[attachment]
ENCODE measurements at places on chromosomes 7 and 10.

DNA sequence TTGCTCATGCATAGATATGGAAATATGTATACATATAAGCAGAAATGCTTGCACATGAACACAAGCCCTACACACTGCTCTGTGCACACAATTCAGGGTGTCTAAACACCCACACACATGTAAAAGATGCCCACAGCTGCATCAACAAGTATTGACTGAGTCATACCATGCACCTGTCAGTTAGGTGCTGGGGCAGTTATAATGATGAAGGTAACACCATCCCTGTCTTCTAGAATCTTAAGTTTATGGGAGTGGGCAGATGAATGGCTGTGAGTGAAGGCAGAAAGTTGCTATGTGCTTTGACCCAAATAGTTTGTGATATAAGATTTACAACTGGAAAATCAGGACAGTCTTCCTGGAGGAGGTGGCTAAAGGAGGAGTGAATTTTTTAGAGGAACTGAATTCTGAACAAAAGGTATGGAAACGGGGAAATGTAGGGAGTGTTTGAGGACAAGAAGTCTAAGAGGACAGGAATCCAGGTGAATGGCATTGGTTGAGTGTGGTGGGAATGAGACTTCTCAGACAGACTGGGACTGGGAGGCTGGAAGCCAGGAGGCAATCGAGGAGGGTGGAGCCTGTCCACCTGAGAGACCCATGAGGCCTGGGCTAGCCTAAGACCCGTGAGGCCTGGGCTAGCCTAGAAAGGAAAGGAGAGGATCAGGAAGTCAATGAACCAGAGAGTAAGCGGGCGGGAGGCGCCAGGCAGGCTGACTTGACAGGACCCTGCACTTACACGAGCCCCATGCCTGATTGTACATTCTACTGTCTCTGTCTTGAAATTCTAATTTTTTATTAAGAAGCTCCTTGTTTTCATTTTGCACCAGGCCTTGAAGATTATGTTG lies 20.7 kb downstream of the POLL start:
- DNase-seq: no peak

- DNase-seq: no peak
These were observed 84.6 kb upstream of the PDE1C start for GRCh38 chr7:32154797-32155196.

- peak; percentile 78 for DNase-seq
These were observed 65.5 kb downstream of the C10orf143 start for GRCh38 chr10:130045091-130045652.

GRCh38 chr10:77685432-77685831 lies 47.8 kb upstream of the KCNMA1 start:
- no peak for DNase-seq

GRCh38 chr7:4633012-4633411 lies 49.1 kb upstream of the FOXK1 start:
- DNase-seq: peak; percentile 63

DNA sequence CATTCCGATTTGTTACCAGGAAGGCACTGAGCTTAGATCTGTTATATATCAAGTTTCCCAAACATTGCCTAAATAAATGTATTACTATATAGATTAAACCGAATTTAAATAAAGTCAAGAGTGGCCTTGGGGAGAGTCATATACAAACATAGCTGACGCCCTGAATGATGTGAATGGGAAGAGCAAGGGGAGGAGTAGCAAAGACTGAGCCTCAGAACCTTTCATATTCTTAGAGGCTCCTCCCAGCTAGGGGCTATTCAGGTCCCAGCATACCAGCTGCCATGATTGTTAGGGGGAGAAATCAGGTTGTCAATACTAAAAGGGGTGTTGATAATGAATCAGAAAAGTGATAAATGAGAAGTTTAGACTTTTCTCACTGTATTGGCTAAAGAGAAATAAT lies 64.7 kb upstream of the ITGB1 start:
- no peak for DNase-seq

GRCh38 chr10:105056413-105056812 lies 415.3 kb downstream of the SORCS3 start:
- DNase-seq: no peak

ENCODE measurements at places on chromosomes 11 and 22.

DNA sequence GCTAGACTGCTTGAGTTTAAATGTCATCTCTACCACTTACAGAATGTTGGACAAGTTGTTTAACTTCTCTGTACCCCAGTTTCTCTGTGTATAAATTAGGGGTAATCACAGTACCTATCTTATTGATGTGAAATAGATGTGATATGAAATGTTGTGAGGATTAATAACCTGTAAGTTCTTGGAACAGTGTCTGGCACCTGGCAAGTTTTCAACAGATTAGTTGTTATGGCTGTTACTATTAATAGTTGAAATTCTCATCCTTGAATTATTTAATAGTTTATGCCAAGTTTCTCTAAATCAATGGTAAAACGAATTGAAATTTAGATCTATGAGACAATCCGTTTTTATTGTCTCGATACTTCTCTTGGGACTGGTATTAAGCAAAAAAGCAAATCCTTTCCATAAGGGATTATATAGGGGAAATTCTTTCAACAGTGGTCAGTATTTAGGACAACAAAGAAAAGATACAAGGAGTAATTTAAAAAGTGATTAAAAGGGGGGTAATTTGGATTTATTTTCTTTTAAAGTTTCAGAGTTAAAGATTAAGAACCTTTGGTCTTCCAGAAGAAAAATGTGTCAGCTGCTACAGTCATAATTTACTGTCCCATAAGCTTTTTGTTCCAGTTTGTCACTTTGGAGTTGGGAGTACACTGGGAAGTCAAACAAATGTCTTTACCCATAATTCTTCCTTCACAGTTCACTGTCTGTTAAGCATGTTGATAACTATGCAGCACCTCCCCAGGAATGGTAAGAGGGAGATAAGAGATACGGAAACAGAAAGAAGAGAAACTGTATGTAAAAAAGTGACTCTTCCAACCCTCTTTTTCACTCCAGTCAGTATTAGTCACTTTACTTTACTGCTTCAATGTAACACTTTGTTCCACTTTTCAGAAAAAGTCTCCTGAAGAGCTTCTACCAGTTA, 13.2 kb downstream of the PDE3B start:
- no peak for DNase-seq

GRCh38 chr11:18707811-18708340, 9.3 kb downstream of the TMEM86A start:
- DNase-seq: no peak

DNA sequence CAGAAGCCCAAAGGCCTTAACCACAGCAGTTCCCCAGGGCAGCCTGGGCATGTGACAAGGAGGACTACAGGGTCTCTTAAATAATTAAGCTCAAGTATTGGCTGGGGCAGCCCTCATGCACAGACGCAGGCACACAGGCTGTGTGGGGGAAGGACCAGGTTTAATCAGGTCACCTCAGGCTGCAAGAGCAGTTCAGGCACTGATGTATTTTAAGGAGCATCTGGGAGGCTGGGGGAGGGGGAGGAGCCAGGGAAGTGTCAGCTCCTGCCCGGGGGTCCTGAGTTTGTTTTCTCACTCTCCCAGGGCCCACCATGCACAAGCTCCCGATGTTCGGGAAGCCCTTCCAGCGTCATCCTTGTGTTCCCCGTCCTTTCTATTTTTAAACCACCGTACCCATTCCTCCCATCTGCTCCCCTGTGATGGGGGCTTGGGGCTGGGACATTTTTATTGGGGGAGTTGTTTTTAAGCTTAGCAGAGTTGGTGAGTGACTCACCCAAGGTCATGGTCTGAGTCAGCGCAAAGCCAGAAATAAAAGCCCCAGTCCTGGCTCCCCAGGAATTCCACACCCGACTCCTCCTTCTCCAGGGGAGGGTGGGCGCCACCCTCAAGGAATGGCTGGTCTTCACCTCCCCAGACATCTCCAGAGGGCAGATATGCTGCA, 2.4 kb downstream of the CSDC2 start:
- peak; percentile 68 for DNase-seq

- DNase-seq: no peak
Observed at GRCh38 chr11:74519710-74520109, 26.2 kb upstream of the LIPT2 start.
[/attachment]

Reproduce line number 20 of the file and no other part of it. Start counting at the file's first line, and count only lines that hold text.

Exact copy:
- DNase-seq: no peak